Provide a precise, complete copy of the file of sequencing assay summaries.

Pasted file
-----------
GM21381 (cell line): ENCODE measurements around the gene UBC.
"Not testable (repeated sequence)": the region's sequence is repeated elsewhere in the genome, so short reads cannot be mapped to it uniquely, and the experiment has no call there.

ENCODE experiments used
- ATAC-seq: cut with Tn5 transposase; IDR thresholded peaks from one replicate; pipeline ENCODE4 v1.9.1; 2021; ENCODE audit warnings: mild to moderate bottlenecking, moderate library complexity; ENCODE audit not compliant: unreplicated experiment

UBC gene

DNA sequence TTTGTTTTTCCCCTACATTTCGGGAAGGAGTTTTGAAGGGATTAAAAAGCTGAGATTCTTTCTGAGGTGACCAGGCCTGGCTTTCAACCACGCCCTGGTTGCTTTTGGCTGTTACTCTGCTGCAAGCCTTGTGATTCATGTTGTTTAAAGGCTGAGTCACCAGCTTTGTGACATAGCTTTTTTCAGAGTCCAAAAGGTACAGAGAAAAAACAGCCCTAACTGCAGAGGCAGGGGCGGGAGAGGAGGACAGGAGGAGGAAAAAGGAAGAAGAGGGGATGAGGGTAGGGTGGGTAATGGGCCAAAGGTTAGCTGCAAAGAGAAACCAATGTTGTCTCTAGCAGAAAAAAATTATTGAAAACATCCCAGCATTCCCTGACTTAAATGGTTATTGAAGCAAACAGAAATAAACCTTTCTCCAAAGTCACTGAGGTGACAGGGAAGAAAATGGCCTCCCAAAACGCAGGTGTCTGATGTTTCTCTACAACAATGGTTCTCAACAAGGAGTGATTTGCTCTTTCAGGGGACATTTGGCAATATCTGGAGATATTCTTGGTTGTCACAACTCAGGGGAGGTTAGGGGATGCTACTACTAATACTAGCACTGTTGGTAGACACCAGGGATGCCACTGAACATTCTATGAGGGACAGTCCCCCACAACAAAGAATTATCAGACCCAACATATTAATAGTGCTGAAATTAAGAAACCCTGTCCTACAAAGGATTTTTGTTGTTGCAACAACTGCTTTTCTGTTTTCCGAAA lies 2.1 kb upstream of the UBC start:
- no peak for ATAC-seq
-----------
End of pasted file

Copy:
GM21381 (cell line): ENCODE measurements around the gene UBC.
"Not testable (repeated sequence)": the region's sequence is repeated elsewhere in the genome, so short reads cannot be mapped to it uniquely, and the experiment has no call there.

ENCODE experiments used
- ATAC-seq: cut with Tn5 transposase; IDR thresholded peaks from one replicate; pipeline ENCODE4 v1.9.1; 2021; ENCODE audit warnings: mild to moderate bottlenecking, moderate library complexity; ENCODE audit not compliant: unreplicated experiment

UBC gene

DNA sequence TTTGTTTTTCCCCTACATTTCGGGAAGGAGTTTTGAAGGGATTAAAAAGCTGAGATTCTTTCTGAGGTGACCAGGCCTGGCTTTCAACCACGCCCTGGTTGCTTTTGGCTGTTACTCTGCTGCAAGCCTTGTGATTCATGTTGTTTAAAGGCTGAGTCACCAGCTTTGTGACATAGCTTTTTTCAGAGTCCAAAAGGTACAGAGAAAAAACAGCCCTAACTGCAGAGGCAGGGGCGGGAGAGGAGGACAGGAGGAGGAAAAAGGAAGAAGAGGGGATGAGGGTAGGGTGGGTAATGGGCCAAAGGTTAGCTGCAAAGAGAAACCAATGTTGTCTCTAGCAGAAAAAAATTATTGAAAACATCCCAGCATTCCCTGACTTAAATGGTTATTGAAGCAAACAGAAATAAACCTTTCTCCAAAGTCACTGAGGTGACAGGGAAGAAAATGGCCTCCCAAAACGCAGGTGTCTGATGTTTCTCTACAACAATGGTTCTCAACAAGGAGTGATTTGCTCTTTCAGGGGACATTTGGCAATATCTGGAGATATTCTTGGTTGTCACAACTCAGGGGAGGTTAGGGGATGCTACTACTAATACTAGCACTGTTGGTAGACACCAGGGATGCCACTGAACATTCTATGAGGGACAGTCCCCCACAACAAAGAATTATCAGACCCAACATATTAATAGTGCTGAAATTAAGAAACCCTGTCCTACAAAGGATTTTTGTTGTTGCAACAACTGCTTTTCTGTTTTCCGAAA lies 2.1 kb upstream of the UBC start:
- no peak for ATAC-seq